(Part of a weekly series by a group of bloggers, featuring Gourmet Live’s 50 Women Game Changers in Food - see end of post for list of bloggers participating & their blogs)
We have another inspiring story this week as we look back on the life of Edna Lewis, who’s at #36 of Gourmet Live’s 50 Women Game Changers in Food. Edna is one of the legends of southern cooking. She grew up in Freetown, Virginia, a town founded by freed slaves, one of whom was her grandfather. All the families in Freetown lived on farms and that’s where Edna’s foundation was established. Every morning, all of them would help harvest crops and vegetables and raise poultry, which was their basic livelihood. At the age of 15, when the great depression struck, Edna left Freetown in search of a better life. She landed in New York and sustained herself through odd jobs. She worked as a seamstress, window dresser and also in the office of the Daily Worker, a communist newspaper.
Edna loved cooking for her friends and slowly, her cooking started gaining popularity and praise among friends and acquaintances. In 1948, her friend, John Nicholson, an antique dealer, asked her to take on the role of head chef at the restaurant he was opening. The restaurant was a huge success and attracted famous guests like Tennessee Williams, William Faulkner and Truman Capote, who were regulars. She worked at the restaurant, serving up delicious southern food, until 1954.
She went on to travel, teach and write her own cookbooks. Her landmark book, The Taste of Country Cooking, was one of the first cookbooks by an African-American woman to reach a nationwide audience and is credited for starting the interest in genuine Southern cooking. While cooking for one of the festivals in Atlanta, she met Scott Peacock, who was in awe of her and wanted to follow her to learn everything she had to impart. Over the years, they both developed a deep friendship, working on recipes together, and even co-authored the popular cookbook, The Gift of Southern Cooking. Edna passed away in 2006, at the age of 89.
So, to honor her, I picked the recipe of Deviled Eggs, that was a dish Edna and Scott developed. This is a lovely, light appetizer that’s both simple and tasty. It’s extremely easy to whip up and highly customizable. Once you have the base, you can throw in either cayenne pepper to add a little bit of spice or add a herb to infuse some flavor. This is something ANYONE can make since all it involves is boiling an egg and mixing stuff with it. Unless, of course, the eggs you’re working with don’t co-operate with you. Like mine did. I use brown eggs that take much longer to cook and I can never figure out the right time to pull them out. So, I may have had to fight with the shell to get it off and it made my job a little harder to hide all the flaws on the outside of the egg white. But, otherwise, it’s a fool-proof recipe!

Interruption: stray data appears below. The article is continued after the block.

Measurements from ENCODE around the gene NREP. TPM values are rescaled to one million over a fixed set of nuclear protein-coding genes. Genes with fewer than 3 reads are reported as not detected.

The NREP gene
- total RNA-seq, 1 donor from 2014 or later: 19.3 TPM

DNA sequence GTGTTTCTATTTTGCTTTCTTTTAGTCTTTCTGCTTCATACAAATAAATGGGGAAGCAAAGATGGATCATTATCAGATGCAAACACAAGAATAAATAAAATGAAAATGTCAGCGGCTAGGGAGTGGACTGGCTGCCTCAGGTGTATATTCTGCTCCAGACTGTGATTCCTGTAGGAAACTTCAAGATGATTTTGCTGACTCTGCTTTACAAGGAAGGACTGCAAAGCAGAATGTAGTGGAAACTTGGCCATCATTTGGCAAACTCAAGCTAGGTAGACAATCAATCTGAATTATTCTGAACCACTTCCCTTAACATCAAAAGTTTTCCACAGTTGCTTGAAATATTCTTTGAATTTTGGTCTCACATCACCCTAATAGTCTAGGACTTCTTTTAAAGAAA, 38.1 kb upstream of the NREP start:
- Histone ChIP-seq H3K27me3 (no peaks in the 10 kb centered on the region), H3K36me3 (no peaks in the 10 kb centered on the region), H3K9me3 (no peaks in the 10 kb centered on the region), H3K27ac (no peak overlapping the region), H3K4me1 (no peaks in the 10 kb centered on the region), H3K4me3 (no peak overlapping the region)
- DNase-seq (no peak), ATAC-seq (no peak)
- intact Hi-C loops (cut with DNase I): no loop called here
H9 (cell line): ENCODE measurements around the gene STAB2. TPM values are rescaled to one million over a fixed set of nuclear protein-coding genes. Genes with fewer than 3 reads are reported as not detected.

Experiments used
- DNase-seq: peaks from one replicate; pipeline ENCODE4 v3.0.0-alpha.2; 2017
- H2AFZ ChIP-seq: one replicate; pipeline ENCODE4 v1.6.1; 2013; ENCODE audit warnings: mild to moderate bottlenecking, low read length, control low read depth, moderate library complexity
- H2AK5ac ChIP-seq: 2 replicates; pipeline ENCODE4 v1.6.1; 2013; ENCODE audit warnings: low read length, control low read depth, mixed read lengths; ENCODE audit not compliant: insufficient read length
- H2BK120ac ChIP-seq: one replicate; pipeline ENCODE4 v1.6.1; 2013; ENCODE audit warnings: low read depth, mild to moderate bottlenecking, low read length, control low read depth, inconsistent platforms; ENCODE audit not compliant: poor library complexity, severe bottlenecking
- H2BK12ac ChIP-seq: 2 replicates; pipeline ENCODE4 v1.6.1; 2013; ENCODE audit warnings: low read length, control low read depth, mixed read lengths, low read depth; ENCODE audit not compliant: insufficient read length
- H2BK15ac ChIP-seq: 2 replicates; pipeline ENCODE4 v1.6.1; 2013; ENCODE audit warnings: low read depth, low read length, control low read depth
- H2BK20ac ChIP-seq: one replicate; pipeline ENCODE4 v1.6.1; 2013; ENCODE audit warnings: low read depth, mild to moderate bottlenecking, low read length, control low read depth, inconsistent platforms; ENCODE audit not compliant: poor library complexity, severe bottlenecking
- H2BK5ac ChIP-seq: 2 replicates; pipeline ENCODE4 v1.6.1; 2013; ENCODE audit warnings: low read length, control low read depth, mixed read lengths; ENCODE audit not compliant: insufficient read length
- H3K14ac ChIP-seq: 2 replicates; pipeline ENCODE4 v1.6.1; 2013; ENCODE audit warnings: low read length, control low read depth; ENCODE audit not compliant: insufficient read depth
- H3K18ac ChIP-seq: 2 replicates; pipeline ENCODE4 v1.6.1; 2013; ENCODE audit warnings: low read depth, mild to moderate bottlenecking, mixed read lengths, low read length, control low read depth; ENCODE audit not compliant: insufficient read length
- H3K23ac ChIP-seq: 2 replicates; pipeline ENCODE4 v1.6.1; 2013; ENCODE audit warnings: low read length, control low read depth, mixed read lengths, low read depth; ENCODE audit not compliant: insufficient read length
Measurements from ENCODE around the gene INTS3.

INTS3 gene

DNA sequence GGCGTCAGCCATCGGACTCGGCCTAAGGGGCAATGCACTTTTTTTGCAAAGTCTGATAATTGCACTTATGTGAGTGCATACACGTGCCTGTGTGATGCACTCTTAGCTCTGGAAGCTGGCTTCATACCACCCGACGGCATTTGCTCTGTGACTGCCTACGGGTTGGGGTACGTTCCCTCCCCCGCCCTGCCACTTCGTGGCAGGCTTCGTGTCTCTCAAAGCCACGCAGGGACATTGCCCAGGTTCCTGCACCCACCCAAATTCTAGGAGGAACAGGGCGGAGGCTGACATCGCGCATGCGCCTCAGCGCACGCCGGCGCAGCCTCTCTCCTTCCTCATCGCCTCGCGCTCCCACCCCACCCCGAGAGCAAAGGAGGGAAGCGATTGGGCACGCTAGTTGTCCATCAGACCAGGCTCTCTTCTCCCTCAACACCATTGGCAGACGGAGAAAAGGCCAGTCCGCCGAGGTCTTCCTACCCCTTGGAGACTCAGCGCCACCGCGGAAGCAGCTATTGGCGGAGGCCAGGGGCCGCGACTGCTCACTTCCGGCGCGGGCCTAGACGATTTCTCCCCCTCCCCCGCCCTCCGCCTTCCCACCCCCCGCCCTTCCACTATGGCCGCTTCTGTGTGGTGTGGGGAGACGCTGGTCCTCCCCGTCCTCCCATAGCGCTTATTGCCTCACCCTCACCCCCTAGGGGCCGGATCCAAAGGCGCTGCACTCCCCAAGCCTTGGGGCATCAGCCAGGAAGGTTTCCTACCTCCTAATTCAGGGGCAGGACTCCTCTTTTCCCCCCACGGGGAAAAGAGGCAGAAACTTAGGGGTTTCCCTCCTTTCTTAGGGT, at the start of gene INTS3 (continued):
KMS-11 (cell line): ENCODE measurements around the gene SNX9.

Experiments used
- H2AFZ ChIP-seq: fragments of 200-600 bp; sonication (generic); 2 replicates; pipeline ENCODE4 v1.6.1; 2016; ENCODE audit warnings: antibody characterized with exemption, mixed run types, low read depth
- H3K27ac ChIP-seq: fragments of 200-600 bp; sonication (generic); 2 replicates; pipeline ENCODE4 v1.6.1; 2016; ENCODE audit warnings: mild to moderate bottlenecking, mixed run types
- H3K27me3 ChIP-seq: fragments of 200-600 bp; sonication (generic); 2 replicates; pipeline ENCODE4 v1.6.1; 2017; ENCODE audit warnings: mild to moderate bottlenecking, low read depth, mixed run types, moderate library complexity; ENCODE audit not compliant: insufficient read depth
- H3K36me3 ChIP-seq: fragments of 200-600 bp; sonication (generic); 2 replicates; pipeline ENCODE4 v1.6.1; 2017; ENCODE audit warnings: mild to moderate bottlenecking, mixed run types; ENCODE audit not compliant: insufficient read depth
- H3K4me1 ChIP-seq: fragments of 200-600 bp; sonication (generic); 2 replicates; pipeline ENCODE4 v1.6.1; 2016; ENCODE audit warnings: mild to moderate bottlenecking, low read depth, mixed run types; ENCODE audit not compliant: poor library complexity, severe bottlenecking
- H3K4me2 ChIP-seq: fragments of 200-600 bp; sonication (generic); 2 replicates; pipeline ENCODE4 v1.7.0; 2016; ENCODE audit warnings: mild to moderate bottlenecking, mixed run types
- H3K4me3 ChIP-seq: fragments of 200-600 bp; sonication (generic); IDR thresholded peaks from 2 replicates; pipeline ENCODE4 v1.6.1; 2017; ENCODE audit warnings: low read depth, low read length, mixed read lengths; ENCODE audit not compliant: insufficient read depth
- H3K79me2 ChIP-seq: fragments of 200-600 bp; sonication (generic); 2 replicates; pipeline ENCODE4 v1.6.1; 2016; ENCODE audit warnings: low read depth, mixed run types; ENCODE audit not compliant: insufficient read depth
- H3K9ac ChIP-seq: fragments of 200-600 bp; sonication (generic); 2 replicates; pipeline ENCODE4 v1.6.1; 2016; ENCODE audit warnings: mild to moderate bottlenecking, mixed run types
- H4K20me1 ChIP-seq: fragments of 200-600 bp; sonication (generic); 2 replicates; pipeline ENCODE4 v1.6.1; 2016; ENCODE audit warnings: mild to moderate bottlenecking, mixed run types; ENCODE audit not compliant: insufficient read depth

While preparing the eggs, I suddenly thought of mixing things up a bit and utilizing the egg mixture in a couple of different ways. It works beautifully as a cracker topping and I’d nibbled on all of them by the time I cleaned everything up! All you have to do is chop the egg whites into tiny pieces and mix it up along with the yolk mixture (this is perfect especially if you have un-cooperative eggs like mine that come out damaged when you try to take their shells off). Then, spread away on your favorite cracker.
That same egg mixture can be used as a sandwich filling too. This is something familiar to me since my mom makes similar egg sandwiches. So, experiment and have fun with it! The possibilities are endless and limited only by your imagination!
Deviled Eggs by Edna Lewis and Scott Peacock
Ingredients and instructions:
- 1 dozen large eggs
- Fine sea salt
- 1/2 cup mayonnaise
- 2 tablespoons heavy cream
- 1 teaspoon sugar
- 1 tablespoon white wine vinegar
- 2 teaspoons snipped chives and chervil (I couldn’t find either so I used scallions and they tasted delicious too)
Put the eggs in a large saucepan with water to cover by 2 inches. Add 1 tablespoon of salt and bring to a rolling boil over high heat. Immediately remove the pan from the heat, cover and let stand for 10 minutes. Pour off the hot water and fill the saucepan with cold water. Gently crack the eggs in the water to loosen the shells.
Here’s a list of the other bloggers participating in this series. Do go over to their blogs to see what yummy dishes they’ve whipped up. If you’d like to join the group, please get in touch with Mary of One Perfect Bite.
Val - More Than Burnt Toast  Taryn - Have Kitchen Will Feed  Susan - The Spice Garden  Heather - girlichef  Miranda - Mangoes and Chutney  Jeanette - Healthy Living  Mary - One Perfect Bite  Kathleen - Bake Away with Me  Sue - The View from Great Island  Barbara - Movable Feasts  Linda A - There and Back Again  Nancy - Picadillo  Mireya - My Healthy Eating Habits  Veronica - My Catholic Kitchen  Annie - Most Lovely Things  Claudia - Journey of an Italian Cook  Alyce - More Time at the Table  Amrita -Beetles Kitchen Escapades